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Latium Panorama Lazio (Latium in Latin) is a regione of central Italy, bordered by Tuscany, Umbria, Abruzzi, Marche, Molise, Campania and the Tyrrhenian Sea. Lazio is important for history, art, architecture, archaeology, religion and culture in general. The immense patrimony of Rome is only a part of the real treasure that is spread over the hundreds of towns, villages, abbeys, churches, monuments and other sites of the region.

Lazio is divided into five provinces: Frosinone, Latina, Rieti, Rome (Roma), Viterbo.

The population distribution is clearly influenced by Rome, where 55% of the population is concentrated. The presence of the capital of Italy gives Latium the fourth highest density of population in the country. As of 2006, the Italian national institute of statistics ISTAT estimated that 275,065 foreign-born immigrants live in Latium, equal to 5.2% of the total regional population.

Towns of Latium with a population of 50,000.

Latium ViewThe name of the region also survives in the tribal designation of the ancient population of Latins, from whom the Romans originated. In Roman mythology, the shadowy king Latinus allegedly gave his name to the region. Modern linguists postulate origins in a Proto-Indo-European language (PIE) root *stela- (to spread, extend), expressing the idea of "flat land" (in contrast to the local Sabine high country). But the name may originate from an earlier, non Indo-European one. Latium, originally inhabited by the Latins, extended its boundaries to the territories of the Sanniti, the Marsi and Campania thanks to the Roman conquests, taking in the lands of the Ernici, the Equi, the Aurunci and Volsci. This territory was called Latium Novi to differentiate it from Latium veteres, which indicated the original boundaries. During the Augustus' administrative system, Latium - together with the present region of Campania- was the first Italian region. After the Gothic war (535-553) and the Byzantine conquest, this region regained its freedom, because the "Roman Duchy" became property of the Eastern Emperor. However the long wars against the Longobards impaired the region which was seized by the Roman Bishop who already had several properties in those territories.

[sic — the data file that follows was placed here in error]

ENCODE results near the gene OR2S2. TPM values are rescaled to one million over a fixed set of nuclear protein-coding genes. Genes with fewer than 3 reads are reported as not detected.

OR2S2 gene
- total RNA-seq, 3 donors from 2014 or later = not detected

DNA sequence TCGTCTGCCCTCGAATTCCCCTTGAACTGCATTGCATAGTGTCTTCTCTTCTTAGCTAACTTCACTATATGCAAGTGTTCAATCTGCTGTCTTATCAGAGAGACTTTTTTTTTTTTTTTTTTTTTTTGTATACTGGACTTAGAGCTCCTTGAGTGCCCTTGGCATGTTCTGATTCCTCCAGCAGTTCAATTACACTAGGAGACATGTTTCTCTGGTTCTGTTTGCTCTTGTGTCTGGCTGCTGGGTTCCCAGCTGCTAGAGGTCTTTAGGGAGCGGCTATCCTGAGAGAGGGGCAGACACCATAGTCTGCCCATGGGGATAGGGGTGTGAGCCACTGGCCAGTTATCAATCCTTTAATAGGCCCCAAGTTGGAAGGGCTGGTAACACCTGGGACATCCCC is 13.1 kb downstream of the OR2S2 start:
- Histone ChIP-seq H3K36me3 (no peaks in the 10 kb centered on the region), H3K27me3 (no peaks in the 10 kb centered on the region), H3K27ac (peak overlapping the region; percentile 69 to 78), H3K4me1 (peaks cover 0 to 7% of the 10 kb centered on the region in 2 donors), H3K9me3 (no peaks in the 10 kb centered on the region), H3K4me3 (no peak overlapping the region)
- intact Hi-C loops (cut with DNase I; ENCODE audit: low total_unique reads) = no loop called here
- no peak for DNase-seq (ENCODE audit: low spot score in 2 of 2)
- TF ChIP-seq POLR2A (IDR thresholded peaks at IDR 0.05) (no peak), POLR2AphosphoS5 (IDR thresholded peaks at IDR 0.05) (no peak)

The strengthening of the religious and ecclesiastical aristocracy led to continuous power struggles between lords and the Roman bishop until the middle of the XVI century. Innocent III tried to strengthen his own territorial power, trying to assert his authority on the provincial administrations of Tuscia, Campagna and Marittima through the Church's representatives, in order to tear down the Colonna's power. Other popes tried to do the same.

During the Avignon period) the feudal lords' power increased thanks to the absence of the Pope from Rome. Small communes and Rome above all, opposed the lords power raise and with Cola di Rienzo tried to put themselves up as antagonists of the ecclesiastic power. But between 1353 and 1367 the restoration of the pontifical authority brought to a total retrieval of Latium and the rest of the Pontifical States. From the middle of the XVI century the pontifical power's definitive victory unified Latium's history with that of the Pontifical States becaming the provincial administrations of St. Peter's estate, with a governor in Viterbo and of Marittima and Campagna and one in Frosinone.

After the short Roman Republic and the region's annexation to France, by Napoleon I, Latium became again part of the Pontifical States. In 1870 when the French troops abandoned Rome, General Cadorna entered the pontifical territory, occupying Rome on the 20th of September and Latium was definitely enclosed to the Kingdom of Italy.

Part of the information regarding the history, the art, the traditions and the events about the city of Latium on this page is drawn from respecting the GNU Free Documentation License.